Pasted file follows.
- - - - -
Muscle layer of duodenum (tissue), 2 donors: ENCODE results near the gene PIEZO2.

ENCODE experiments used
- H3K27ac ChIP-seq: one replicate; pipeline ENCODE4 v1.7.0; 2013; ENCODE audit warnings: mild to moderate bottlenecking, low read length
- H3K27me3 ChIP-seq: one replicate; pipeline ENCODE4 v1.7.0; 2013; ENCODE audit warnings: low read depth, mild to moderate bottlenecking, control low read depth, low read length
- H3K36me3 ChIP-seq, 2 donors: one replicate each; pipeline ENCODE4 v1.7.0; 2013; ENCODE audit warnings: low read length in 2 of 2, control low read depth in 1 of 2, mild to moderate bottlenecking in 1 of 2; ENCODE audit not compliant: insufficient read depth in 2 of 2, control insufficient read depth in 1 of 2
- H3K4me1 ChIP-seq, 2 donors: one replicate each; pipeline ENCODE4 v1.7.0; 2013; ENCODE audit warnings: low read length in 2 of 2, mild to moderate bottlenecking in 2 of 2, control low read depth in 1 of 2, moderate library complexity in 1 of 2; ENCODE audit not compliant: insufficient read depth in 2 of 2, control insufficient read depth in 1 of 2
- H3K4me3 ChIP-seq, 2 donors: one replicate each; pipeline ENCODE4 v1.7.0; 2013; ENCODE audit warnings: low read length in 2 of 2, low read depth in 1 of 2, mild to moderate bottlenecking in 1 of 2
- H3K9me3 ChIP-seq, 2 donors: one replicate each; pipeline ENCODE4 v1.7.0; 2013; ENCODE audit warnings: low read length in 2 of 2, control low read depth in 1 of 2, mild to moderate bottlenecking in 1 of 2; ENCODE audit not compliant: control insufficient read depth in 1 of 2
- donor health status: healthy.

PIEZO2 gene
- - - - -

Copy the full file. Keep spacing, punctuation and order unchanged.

Muscle layer of duodenum (tissue), 2 donors: ENCODE results near the gene PIEZO2.

ENCODE experiments used
- H3K27ac ChIP-seq: one replicate; pipeline ENCODE4 v1.7.0; 2013; ENCODE audit warnings: mild to moderate bottlenecking, low read length
- H3K27me3 ChIP-seq: one replicate; pipeline ENCODE4 v1.7.0; 2013; ENCODE audit warnings: low read depth, mild to moderate bottlenecking, control low read depth, low read length
- H3K36me3 ChIP-seq, 2 donors: one replicate each; pipeline ENCODE4 v1.7.0; 2013; ENCODE audit warnings: low read length in 2 of 2, control low read depth in 1 of 2, mild to moderate bottlenecking in 1 of 2; ENCODE audit not compliant: insufficient read depth in 2 of 2, control insufficient read depth in 1 of 2
- H3K4me1 ChIP-seq, 2 donors: one replicate each; pipeline ENCODE4 v1.7.0; 2013; ENCODE audit warnings: low read length in 2 of 2, mild to moderate bottlenecking in 2 of 2, control low read depth in 1 of 2, moderate library complexity in 1 of 2; ENCODE audit not compliant: insufficient read depth in 2 of 2, control insufficient read depth in 1 of 2
- H3K4me3 ChIP-seq, 2 donors: one replicate each; pipeline ENCODE4 v1.7.0; 2013; ENCODE audit warnings: low read length in 2 of 2, low read depth in 1 of 2, mild to moderate bottlenecking in 1 of 2
- H3K9me3 ChIP-seq, 2 donors: one replicate each; pipeline ENCODE4 v1.7.0; 2013; ENCODE audit warnings: low read length in 2 of 2, control low read depth in 1 of 2, mild to moderate bottlenecking in 1 of 2; ENCODE audit not compliant: control insufficient read depth in 1 of 2
- donor health status: healthy.

PIEZO2 gene